Jacob Jordaens (Antwerp 1593-1678)
Jacob Jordaens (Antwerp 1593-1678)

Study for the head of Saint Christopher

Jacob Jordaens (Antwerp 1593-1678)
Study for the head of Saint Christopher
oil on paper, laid down on panel
14 5/8 x 10 ¼ in. (37.2 x 26 cm.)
New York art market, 1966.
Mr and Mrs Lawrence A. Fleischman, New York, by 1968.
with Thomas Agnew & Sons, London, by 1973.
Private Collection, Portugal.
with Schlichte Bergen, Amsterdam (Maastricht), by 1992.
with Noortman (Maastricht) BV, 24 March 1999, from whom acquired.
J.S. Held, 'Jordaens at Ottawa', The Burlington Magazine, CXI, no. 794, May 1969, London, p. 266.
R.-A. d'Hulst, 'Exhibition Reviews: Jordaens', The Art Bulletin, LI, December 1969, New York, p. 382.
R.A. d'Hulst, Jacob Jordaens, London, 1982, p. 138, note 17.
R.A. d' Hulst, in Jacob Jordaens, 1593-1678, exhibition catalogue, Antwerp, 1993, I, p. 148, under no. A42, fig. A42b, footnote 6.
Ottawa, National Gallery of Canada, Jacob Jordaens 1593- 1678, 29 November 1968- 5 January 1969, no. 29.

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Imogen Jones
Imogen Jones

Lot Essay

Jordaens employed this powerful head study of a bearded man for the head of Saint Christopher in his monumental painting of Saint Christopher Carrying the Christ Child, circa 1625-30 (fig. 1; Belfast, Ulster Museum Art Gallery). Jordaens’s depiction of the gargantuan saint in the finished painting was clearly influenced by Rubens’s earlier rendering of the saint on the left wing of his altarpiece of the Descent from the Cross commissioned by the Antwerp arquebusiers for their altar in the Cathedral of Our Lady in Antwerp. Jordaens made some significant changes in his own composition, however, notably in the prominence of the hermit with his guiding torch, which enhances the chiaroscuro and overall drama of the scene. Furthermore, rather than simply copying Rubens’s facial type for Saint Christopher, Jordaens chose to make this life study of a model by candlelight. Jordaens’s use of realistic models and his penchant for introducing dramatic contrasts of light and dark in his paintings reveal Caravaggio’s influence. While Jordaens never travelled south of the Alps (unlike Rubens and van Dyck), he did his utmost to see works by such luminaries as Titian, Veronese, Bassano and Caravaggio, so that he could apply their ideas to his work (Joachim von Sandrarts Academie der Bau-, Bild-, und Mahlerey-Künste von 1675, ed. A.-R. Peltzer, Munich, 1925, pp. 2145). Jordaens would also have absorbed elements of Caravaggio’s style via Rubens, who painted a number of works that were strongly Caravaggesque after returning from Italy in 1608, such as Boy Blowing on a Brazier circa 1616-17 (Dresden, Gemäldegalerie). The one canvas by Caravaggio that Jordaens could admire at first hand was The Madonna of the Rosary, which was acquired in 1618/19 by an Antwerp consortium that included Rubens and Jan Breughel the Elder, and hung in the Dominican church at Antwerp.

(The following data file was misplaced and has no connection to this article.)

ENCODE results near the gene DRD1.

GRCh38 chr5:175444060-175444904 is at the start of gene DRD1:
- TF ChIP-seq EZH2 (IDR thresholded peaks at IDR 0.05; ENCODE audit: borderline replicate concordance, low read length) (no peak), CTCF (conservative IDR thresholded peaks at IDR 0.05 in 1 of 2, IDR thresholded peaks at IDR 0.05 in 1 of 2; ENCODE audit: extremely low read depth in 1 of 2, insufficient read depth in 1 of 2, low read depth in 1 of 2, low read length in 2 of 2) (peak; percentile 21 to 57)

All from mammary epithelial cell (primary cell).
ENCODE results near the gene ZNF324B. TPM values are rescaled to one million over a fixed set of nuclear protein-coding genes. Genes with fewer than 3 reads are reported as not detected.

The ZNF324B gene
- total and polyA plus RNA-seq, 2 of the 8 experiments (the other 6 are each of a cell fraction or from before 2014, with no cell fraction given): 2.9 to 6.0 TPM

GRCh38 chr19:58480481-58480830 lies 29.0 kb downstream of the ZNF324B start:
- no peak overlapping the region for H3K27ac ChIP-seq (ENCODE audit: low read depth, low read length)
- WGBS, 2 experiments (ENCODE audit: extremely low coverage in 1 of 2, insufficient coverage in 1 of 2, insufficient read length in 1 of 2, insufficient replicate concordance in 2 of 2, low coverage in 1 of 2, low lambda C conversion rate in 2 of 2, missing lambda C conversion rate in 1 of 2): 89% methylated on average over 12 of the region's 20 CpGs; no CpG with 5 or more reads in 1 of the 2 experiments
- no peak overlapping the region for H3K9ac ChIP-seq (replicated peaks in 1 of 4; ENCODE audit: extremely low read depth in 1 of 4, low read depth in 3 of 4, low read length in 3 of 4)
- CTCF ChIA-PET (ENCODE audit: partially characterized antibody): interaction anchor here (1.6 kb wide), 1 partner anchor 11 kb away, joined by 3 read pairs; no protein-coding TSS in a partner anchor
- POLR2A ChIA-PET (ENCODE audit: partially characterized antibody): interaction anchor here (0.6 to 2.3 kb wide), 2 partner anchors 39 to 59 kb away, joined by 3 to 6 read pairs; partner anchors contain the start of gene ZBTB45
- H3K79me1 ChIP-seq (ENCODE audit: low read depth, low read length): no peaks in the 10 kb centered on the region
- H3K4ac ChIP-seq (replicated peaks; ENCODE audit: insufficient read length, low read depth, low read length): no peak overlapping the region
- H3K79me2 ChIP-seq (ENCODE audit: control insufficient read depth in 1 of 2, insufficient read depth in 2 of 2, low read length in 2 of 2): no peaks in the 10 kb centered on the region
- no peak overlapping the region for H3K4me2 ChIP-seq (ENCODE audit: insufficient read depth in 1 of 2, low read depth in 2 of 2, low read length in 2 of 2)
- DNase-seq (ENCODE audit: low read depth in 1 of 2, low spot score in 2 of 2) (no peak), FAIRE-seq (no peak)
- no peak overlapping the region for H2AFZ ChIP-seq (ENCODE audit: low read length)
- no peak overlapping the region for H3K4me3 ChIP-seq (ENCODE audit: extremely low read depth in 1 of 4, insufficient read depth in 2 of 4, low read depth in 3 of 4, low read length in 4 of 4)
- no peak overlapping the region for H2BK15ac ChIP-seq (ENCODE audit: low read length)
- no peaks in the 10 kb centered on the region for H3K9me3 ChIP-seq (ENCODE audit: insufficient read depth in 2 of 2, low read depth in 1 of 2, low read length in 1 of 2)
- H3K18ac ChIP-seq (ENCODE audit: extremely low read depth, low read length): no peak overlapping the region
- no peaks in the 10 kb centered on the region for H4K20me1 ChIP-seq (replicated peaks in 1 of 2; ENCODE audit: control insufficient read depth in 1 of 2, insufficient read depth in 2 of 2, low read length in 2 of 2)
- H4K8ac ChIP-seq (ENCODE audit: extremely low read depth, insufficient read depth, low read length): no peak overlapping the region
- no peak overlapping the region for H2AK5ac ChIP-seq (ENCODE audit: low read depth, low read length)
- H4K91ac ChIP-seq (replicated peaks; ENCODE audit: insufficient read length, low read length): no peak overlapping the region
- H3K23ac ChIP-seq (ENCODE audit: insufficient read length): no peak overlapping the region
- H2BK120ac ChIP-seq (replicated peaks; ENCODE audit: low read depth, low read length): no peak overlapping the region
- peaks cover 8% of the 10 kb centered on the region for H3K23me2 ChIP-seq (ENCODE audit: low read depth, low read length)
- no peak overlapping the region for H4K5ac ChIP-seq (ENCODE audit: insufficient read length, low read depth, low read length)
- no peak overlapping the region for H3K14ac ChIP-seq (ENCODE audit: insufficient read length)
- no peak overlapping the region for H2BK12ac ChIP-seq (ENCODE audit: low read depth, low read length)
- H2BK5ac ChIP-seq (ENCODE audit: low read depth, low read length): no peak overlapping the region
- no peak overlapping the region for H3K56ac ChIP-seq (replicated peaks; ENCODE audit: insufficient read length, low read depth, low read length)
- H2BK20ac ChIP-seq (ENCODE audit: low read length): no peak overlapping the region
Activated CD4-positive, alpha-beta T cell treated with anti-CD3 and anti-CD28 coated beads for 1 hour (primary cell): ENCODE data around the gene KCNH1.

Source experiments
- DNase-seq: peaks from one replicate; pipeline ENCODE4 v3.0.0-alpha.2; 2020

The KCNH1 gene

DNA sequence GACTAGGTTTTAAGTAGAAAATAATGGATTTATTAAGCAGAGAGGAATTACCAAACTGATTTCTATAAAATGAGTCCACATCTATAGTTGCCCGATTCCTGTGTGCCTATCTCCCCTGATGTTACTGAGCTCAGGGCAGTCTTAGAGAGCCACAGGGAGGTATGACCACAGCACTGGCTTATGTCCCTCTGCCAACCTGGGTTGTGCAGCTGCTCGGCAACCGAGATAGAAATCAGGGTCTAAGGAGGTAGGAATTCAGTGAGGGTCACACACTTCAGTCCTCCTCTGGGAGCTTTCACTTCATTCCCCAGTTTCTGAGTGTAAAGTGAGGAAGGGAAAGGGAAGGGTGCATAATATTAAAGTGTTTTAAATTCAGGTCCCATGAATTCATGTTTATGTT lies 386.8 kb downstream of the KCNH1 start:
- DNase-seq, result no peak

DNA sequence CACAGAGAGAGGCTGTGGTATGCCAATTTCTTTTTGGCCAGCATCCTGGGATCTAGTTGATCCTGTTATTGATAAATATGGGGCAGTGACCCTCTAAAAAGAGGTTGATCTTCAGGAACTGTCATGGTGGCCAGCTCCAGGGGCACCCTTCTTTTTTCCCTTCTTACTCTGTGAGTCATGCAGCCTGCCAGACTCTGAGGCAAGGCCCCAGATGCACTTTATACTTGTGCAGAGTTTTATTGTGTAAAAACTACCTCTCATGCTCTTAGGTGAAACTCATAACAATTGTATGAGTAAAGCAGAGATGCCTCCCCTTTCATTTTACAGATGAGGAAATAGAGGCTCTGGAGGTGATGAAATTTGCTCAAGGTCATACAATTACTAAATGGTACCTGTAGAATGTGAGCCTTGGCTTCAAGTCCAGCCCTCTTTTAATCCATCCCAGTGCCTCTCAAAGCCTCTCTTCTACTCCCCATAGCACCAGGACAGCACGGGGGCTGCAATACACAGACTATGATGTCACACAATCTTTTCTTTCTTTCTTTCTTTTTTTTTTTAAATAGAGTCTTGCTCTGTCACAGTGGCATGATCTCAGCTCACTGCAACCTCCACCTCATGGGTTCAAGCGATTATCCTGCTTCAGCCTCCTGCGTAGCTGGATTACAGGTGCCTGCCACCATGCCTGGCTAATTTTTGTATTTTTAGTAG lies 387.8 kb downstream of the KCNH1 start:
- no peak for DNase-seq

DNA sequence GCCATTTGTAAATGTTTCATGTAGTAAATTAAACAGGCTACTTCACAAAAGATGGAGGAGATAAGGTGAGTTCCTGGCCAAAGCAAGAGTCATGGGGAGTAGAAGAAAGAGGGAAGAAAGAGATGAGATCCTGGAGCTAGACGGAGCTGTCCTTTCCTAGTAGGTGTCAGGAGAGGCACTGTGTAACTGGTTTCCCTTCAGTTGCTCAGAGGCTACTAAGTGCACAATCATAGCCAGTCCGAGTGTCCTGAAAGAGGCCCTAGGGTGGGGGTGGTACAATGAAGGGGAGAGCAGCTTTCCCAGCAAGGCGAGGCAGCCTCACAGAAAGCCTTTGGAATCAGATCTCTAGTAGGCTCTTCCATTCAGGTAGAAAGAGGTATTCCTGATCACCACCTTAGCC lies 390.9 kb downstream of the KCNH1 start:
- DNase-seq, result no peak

According to Saint Christopher’s legend, which is recounted in Jacobus de Voragine’s Legenda Aurea, Christopher was a Canaanite of huge stature intent on serving the most powerful lord of all: his first lord was a king, but when the king fled in fear of Satan Christopher chose to serve the devil instead, who in turn showed fear in front of the crucifix, revealing the true Lord of all – Christ. In his quest for Christ, Christopher was guided by a hermit to carry the poor and weak across a river. One night, he was carrying a small child across the river and the infant seemed to become heavier with each step; Christopher had difficulty reaching the other side. The child then revealed that he was Christ and that Christopher had been carrying the weight of the world on his shoulders. Devotion to Christopher, whose name in Greek means ‘he who bears Christ’ (Christophoros), was widespread in the Middle Ages: Christians believed that he could protect them, especially from sudden death. He also became the patron saint of travellers. Large painted and carved effigies were placed in churches, on facades and even on city walls.

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